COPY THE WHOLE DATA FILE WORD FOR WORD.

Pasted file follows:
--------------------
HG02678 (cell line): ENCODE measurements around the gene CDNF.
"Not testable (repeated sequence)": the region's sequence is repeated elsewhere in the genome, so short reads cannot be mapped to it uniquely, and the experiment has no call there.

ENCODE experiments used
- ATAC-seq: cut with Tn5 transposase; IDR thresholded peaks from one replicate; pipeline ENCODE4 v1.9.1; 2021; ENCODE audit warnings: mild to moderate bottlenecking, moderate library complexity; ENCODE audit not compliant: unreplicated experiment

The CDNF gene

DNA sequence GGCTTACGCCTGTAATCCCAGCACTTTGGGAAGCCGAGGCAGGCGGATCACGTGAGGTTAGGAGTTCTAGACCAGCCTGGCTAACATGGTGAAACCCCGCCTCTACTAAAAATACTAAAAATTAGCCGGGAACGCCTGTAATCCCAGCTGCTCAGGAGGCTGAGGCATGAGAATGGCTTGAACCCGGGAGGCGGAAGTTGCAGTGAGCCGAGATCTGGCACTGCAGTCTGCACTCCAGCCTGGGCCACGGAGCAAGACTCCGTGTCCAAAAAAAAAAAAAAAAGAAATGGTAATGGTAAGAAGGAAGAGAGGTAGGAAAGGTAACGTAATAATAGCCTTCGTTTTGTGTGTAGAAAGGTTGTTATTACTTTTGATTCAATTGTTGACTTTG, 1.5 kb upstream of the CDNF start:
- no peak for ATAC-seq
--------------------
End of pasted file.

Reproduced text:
HG02678 (cell line): ENCODE measurements around the gene CDNF.
"Not testable (repeated sequence)": the region's sequence is repeated elsewhere in the genome, so short reads cannot be mapped to it uniquely, and the experiment has no call there.

ENCODE experiments used
- ATAC-seq: cut with Tn5 transposase; IDR thresholded peaks from one replicate; pipeline ENCODE4 v1.9.1; 2021; ENCODE audit warnings: mild to moderate bottlenecking, moderate library complexity; ENCODE audit not compliant: unreplicated experiment

The CDNF gene

DNA sequence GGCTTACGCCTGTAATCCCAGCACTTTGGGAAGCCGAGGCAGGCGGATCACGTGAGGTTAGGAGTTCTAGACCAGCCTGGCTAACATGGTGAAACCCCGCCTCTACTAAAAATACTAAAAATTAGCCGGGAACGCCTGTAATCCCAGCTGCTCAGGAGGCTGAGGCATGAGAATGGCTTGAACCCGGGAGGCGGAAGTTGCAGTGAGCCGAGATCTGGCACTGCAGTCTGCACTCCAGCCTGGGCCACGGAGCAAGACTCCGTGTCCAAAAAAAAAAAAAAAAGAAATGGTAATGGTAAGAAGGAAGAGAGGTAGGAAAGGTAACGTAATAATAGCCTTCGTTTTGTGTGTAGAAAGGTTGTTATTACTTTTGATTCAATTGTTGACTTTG, 1.5 kb upstream of the CDNF start:
- no peak for ATAC-seq